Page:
Montreal Assembly Wrong Side of Uranus
If you’re a regular Cabinet peruser, you’ve joined me as I waxed nostalgic for time periods I’ve never lived in, you’ve noticed me orating some company and component history, and you’ve almost certainly seen me talk about the best effects in their respective classes. And while there are plenty of classes and there is certainly enough love to go around, today I present you with my favorite pedal of all time: the Montreal Assembly Wrong Side of Uranus.
While many of you know Scott Monk and his amazing company for the Count to 5, he’s been in business for much longer than you think, and he’s made more things than most people know about. I first found out about him in 2009 while chasing wares by one of pedal history’s most sought-after builders, Etienne Blythe of Sonic Crayon.
If you were as into pedals as I was in the late-aughts… well, there’s a chance you still may never have heard of Sonic Crayon. However, at one time, Sonic Crayon’s wares were in extreme demand, with resellers ransacking the limited inventory and flipping the pedals for four times the price. His most famous may have been the Hollow Earth. His most unobtainable may have been the Anti-Nautilus. The one I wanted was the Moth.
The Moth was Sonic Crayon’s bitcrusher, and back in 2008 and 2009, that wasn’t an effect you could get just anywhere. However, Sonic Crayon had an old-school way of doing things: When he felt like making a batch, he did. Then he put 10 or so up for sale on his blog, and by word of mouth they’d sell out in minutes. One time, when checking his blog for a potential drop, I saw a new post where he said that if you’re tired of waiting for a Moth, there’s another Canadian guy making bitcrushers and that his were admittedly better. Who am I to argue? Let’s go.
That company was Montreal Assembly. At that time, Scott had only released two pedals, the Uranus and another insane device called Probability of a Fax Machine. When I heard the crude “basement demos,” I was sold. The problem: the sales tactics were exactly the same as Sonic Crayon—made and sold whenever. I never caught one. But my friend did.
My friend had gone off to college and left a present for me. I took a train and met their dad at a station in the suburbs, retrieved the box and opened it right there on the train. The Uranus was inside. When I got home I plugged everything I could into it. I messaged its creator, Scott, on Gmail Chat and geeked out when he answered.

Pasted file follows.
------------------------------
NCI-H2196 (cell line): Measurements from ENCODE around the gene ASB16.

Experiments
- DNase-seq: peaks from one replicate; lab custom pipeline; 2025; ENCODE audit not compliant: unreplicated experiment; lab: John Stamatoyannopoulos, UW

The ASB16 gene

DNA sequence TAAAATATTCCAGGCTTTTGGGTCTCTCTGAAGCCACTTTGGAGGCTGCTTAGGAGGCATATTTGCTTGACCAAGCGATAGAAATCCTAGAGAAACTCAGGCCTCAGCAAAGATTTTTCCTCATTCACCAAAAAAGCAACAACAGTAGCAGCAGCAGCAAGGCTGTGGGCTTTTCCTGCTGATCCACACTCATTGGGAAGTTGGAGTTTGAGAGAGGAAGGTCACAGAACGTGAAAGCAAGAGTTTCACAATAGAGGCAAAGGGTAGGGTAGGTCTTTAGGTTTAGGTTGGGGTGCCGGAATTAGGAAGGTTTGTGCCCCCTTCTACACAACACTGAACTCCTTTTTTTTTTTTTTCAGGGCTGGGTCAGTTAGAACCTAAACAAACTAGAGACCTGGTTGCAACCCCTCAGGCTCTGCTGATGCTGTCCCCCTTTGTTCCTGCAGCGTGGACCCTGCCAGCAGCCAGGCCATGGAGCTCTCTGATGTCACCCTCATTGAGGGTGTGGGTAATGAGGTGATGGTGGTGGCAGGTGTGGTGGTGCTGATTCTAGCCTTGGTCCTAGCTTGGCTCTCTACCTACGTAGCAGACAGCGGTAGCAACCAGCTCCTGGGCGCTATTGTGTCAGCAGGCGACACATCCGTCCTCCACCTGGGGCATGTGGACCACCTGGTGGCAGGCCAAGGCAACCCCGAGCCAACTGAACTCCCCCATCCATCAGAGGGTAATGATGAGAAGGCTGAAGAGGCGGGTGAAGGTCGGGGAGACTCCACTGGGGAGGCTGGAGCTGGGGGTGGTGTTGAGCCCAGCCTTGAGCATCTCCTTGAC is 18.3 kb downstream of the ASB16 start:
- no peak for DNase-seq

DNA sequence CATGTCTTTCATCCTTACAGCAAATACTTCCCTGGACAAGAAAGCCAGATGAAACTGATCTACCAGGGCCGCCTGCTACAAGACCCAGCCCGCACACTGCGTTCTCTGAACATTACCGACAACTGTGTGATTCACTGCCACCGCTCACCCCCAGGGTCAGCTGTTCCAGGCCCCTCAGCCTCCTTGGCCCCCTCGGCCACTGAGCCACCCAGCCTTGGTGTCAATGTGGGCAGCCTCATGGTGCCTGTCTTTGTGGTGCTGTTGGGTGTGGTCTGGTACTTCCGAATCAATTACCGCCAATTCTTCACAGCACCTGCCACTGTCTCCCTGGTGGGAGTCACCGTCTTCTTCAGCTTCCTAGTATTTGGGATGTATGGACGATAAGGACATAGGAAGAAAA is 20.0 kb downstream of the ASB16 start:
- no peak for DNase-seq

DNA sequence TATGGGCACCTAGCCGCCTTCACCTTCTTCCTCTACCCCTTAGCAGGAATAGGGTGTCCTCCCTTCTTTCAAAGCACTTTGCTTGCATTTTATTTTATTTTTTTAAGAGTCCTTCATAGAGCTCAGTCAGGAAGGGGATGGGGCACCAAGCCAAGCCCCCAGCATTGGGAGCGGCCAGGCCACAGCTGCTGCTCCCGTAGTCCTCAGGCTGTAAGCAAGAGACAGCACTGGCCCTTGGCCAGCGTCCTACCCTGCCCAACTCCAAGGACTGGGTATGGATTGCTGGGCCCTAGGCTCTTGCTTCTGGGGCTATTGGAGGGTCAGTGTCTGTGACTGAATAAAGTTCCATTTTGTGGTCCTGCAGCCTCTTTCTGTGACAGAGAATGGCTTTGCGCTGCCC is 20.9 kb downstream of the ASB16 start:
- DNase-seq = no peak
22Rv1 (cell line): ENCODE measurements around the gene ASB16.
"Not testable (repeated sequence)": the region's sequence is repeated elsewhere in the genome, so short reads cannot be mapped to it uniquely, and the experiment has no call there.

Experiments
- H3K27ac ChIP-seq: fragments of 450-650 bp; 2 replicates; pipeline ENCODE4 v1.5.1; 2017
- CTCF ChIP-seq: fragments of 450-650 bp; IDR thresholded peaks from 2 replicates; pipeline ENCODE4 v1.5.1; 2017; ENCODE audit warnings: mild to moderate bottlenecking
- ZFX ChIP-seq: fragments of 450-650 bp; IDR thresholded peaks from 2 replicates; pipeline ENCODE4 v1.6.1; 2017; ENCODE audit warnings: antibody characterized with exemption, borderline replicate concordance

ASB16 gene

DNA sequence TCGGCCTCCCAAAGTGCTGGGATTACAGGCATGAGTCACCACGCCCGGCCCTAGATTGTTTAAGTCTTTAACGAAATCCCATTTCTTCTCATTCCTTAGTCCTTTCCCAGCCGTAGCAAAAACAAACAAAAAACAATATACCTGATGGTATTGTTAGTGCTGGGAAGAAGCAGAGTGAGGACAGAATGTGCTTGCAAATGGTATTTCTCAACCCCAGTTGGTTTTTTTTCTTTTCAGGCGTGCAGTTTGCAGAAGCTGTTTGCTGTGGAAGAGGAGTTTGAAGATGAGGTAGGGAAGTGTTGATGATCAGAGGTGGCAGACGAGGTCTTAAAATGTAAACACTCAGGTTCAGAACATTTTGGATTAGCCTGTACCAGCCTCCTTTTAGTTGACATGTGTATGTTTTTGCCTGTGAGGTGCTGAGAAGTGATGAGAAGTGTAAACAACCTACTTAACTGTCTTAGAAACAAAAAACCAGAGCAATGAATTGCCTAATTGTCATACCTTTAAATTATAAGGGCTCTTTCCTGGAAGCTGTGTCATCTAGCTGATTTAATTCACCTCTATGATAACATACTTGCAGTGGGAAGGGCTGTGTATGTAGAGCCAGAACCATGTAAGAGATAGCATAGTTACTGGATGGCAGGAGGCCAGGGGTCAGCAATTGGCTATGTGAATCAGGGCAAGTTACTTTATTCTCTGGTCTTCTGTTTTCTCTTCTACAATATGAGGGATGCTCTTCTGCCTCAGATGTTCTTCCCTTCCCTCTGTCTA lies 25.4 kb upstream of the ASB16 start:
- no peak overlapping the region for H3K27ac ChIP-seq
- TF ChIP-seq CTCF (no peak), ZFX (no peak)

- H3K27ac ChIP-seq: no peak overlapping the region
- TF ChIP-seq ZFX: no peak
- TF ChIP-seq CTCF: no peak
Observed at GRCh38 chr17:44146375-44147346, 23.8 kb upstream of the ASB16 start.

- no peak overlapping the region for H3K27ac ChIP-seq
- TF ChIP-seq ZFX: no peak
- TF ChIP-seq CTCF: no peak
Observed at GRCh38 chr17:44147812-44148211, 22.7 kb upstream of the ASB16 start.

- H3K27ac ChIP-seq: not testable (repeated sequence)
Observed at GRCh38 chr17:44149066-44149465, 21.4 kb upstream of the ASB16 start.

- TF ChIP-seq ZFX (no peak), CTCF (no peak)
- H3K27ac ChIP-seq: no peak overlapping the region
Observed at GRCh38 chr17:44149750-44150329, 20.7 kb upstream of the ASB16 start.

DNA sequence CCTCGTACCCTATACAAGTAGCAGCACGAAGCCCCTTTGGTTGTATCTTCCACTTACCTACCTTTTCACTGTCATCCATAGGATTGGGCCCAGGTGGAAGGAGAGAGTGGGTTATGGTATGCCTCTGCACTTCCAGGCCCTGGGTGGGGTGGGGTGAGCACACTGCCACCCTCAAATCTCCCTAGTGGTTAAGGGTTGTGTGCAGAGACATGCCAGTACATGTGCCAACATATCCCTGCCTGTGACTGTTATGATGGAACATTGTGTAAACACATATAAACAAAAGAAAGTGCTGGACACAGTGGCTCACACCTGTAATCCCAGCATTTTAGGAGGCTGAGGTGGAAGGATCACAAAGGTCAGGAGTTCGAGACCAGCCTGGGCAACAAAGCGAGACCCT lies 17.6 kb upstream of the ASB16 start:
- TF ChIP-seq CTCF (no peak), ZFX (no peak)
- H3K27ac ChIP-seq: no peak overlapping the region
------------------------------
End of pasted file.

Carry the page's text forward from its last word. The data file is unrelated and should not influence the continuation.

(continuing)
I asked him if it was possible to add a mix circuit to the Uranus and Scott took time out of studying for signal processing exams to draw me up a somewhat complicated add-on schematic. Being somewhat intermediate with prototyping board, I hadn’t done a whole lot of my own stripboard layouts. Be that as it may, I cobbled it together. It worked. Now, I could blend the clean signal in with the bitcrushed one.
Despite being housed in a spray painted computer project box and featuring a barren aesthetic landscape, the Uranus is an impeccably engineered piece of sonic kit. Like most bitcrushers, there are knobs for bit rate and sample rate reduction. The third is volume. However, the bit rate knob is a pushbutton rotary encoder; as you turn it, it displays the bitrate in the seven-segment display. When the pedal is in bypass, the display flashes “bypass,” one letter at a time. Pressing down on the rotary encoder cycles through a slew of modes—ten to be exact—called things like “Dialup,” “Hostile” and more, including an incredible bitcrushed trem called “Blipo'' and a modulated sample rate mode called “Plunger.” It’s total labor-of-love stuff and I am here for it.
Mine is labeled 2010 and is one of a handful known to exist, and the only one with this mix knob. You may have seen one in a promotional photo that Strymon posted of its El Capistan being used in the studio by Godspeed! You Black Emperor, with the Uranus riding sidesaddle. Many, many people have never heard of it, and some of you may have never heard of Montreal Assembly before now. I urge you to change that.
At NAMM 2020, I actually saw Scott walking by our booth and I recognized him from some old demos. I ran down the aisle and tapped him on the shoulder. He looked right at me, then read my name badge, looked back up and said “Heyyy, Kula, how’s that bitcrusher treating you?” What a legend.